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wild trout streams of missouri

Little Piney Creek | Missouri | Wild Trout Fishing
see bottom of page for list of streams and links to descriptions of most of them

The littlest known trout fishery in the Ozark hills would definitely be the small wild trout streams that lace southern Missouri. These streams get very little pressure, and they provide excellent fishing. But they aren't for everyone. It takes a lot of work, and a bit of skill to take these stream-bred trout. If you like easy fishing for hatchery raised trout, chances are you'll only be frustrated. If you enjoy being on a quiet, natural stream, and catching trout on their own terms, you’ll really enjoy this type of fishing.


Tactics are pretty universal for catching the wild rainbows that inhabit these small streams. In short, you want to imitate the natural food base. For that reason, if there's a hatch, fly fisherman that are "matching the hatch", will generally take more fish than others. When fish aren't rising, spin fisherman, or fly anglers tossing streamers or nymphs will do quite well. In short, you have to know what the trout are feeding on at that particular moment to be successful.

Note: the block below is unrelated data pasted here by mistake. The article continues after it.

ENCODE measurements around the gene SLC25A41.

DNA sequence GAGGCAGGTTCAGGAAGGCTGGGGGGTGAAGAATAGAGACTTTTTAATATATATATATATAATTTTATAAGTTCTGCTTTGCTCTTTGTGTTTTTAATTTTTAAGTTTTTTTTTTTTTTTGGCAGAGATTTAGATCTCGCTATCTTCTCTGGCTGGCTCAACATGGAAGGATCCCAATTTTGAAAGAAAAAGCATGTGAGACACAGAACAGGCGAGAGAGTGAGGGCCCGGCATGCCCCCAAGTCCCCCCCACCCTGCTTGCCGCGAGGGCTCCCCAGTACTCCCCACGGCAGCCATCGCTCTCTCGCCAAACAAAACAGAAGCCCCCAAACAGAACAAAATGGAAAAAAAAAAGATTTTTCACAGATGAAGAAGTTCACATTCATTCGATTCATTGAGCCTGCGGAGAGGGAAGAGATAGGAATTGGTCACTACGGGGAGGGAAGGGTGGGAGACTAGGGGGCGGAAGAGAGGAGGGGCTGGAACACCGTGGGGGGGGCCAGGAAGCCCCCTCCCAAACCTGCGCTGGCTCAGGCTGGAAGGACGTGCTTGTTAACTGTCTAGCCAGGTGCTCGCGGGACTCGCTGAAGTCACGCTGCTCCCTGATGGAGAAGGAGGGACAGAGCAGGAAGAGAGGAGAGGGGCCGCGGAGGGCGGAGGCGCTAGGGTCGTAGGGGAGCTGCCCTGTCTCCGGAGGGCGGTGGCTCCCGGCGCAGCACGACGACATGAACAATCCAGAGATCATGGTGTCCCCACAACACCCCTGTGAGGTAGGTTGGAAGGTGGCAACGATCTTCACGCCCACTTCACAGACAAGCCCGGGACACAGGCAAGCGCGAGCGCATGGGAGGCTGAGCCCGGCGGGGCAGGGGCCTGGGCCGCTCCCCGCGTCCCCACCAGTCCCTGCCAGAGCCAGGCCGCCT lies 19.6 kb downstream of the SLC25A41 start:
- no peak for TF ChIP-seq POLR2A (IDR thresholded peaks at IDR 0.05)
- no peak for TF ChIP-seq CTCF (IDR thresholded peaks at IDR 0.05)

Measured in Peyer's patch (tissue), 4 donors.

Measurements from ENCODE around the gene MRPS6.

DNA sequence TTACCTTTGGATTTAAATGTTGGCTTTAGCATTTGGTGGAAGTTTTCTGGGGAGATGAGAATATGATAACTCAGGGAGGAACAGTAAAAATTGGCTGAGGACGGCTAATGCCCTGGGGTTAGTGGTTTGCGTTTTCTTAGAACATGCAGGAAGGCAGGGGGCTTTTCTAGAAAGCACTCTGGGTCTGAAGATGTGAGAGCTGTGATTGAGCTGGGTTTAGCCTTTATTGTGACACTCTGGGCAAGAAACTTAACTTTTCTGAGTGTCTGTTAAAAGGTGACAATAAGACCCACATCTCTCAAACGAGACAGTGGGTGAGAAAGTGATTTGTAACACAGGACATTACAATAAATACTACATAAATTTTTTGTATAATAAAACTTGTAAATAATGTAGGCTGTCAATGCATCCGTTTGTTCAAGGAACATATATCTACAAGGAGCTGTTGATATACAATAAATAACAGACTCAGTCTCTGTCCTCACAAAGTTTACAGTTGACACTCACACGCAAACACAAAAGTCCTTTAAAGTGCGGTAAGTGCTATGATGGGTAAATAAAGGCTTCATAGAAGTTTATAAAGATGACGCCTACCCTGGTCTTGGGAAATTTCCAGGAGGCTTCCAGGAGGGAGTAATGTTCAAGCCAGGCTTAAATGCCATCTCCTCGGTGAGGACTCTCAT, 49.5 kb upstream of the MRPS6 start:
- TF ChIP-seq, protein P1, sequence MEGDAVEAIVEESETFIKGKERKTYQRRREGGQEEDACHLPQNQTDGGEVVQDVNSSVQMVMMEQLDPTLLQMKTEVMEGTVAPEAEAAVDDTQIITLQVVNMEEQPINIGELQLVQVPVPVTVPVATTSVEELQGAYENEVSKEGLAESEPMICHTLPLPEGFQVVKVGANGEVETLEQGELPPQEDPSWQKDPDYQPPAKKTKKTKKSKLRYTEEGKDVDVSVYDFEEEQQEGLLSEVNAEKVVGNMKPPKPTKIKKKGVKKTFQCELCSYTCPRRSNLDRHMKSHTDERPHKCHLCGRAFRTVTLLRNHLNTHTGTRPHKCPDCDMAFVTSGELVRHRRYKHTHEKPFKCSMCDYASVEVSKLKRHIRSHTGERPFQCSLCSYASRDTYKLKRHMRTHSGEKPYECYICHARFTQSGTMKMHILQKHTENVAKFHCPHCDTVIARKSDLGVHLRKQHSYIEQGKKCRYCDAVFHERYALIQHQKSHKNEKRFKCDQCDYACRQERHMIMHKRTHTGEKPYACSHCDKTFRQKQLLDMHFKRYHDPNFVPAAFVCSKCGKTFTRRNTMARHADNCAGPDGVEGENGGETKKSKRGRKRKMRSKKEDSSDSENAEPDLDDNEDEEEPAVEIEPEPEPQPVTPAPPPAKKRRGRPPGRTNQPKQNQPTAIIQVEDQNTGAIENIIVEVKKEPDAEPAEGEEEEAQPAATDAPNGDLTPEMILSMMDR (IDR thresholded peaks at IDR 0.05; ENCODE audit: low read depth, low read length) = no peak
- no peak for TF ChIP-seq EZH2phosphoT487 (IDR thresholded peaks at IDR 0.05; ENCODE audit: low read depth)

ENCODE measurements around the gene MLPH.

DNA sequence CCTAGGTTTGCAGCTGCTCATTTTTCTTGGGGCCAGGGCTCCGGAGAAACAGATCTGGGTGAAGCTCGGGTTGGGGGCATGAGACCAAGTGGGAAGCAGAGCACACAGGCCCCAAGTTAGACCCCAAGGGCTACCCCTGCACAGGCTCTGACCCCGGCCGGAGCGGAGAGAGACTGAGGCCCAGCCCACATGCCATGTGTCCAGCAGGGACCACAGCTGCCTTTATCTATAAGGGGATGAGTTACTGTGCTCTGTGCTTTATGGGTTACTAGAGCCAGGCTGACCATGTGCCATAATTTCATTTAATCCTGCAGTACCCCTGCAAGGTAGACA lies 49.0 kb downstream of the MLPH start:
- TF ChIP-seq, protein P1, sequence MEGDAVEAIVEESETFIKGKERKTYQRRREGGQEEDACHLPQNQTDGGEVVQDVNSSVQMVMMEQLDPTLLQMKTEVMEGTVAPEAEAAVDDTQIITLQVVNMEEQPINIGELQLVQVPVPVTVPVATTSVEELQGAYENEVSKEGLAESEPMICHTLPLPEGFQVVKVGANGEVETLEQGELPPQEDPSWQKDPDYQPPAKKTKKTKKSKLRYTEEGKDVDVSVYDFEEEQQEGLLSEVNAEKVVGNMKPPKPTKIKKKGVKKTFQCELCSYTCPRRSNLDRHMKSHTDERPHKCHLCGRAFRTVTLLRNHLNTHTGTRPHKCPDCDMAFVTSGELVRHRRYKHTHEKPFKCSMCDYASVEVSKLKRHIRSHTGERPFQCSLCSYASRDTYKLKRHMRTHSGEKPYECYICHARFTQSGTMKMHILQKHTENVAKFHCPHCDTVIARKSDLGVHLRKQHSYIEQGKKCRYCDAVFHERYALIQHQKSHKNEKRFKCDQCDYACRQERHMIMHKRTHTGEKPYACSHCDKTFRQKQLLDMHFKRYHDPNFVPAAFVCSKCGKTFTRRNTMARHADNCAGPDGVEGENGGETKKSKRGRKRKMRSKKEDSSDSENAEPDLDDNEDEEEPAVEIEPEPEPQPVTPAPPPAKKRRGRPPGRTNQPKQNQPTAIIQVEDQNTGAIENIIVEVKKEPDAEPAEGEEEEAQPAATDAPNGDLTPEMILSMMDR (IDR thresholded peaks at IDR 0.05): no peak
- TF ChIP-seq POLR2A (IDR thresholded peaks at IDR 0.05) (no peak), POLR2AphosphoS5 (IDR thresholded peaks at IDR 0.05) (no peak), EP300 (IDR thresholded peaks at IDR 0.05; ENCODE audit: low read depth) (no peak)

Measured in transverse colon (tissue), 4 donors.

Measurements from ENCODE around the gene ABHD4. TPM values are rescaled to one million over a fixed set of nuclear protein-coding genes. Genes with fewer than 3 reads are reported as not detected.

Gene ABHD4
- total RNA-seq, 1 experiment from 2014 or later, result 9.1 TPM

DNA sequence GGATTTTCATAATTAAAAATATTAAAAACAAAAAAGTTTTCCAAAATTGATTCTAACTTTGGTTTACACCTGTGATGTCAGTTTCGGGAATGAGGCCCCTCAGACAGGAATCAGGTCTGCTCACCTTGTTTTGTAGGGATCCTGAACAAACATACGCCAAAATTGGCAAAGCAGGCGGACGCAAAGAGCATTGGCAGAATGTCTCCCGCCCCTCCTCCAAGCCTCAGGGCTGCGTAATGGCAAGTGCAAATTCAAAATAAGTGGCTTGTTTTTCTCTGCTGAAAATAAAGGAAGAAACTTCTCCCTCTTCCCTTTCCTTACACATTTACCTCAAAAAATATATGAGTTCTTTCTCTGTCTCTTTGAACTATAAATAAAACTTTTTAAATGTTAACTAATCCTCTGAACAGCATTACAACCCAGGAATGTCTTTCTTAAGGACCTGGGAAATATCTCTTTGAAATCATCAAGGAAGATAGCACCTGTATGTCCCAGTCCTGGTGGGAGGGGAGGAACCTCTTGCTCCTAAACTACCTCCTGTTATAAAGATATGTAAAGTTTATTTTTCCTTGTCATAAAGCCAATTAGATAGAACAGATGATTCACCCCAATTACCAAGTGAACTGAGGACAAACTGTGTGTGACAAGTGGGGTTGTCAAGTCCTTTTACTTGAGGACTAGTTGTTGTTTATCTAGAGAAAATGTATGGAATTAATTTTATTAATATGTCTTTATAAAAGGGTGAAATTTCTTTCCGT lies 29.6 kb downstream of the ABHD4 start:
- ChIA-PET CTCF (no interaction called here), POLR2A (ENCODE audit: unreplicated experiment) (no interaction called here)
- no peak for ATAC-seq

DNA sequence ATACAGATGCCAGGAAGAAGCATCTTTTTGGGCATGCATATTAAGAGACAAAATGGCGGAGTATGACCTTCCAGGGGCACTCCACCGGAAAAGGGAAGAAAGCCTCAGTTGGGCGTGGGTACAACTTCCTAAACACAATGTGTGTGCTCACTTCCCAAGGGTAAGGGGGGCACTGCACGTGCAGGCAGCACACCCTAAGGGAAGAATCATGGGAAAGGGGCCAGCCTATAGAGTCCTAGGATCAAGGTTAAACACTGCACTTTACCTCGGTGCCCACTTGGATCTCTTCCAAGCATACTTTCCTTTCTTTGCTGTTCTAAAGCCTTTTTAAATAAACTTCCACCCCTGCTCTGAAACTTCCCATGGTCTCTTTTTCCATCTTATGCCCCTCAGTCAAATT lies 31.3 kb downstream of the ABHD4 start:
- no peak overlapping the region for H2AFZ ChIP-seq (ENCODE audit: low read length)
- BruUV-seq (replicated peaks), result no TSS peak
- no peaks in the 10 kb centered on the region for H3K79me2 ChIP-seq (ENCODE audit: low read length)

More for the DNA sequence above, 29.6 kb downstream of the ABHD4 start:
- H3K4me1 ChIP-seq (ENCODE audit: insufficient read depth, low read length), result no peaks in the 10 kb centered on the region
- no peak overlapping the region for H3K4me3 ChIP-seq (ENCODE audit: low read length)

Stealth may be an even more important element of success. If you spook the trout before you begin fishing, it won't matter how enticing your offering is. When you come up on a likely run, wade quietly (i.e. do not step heavily or crunch gravel), and try to keep your profile down. Some even approach on their hands and knees. Also, do not allow your lure of fly to make a loud splash when it hits the water. The more educated fish will be put off their feed by this. If your fly fishing, keep your false casts to a minimum. For fly fisherman, 7x tippet is often necessary, and spin fisherman should use line no heavier than four pound test.

Blue Springs Creek | Missouri | Wild Trout Fishing
Crane Creek | Missouri | Wild Trout Fishing

Only fish the productive water. There is no point in wasting your time on water that is unlikely to hold fish. In short, if there is little or no current, you won't find many or any trout. Pools are a good place to fish, provided they have a decent current, and a defined channel. Riffles are arguably even more productive, especially on the larger creeks. Anything over 10" deep can, and probably does hold trout from time to time.


Enjoy fishing, even if it's slow. The biggest part of the fun in this type of fishing is just being out in nature on a wild stream. If that's not enough for you to have a good day, these streams probably aren't for you anyway. Also, enjoy every fish you catch. Any fish you catch in one of these streams is a trophy. You have taken it on its terms, in the wild. It doesn't get any better.

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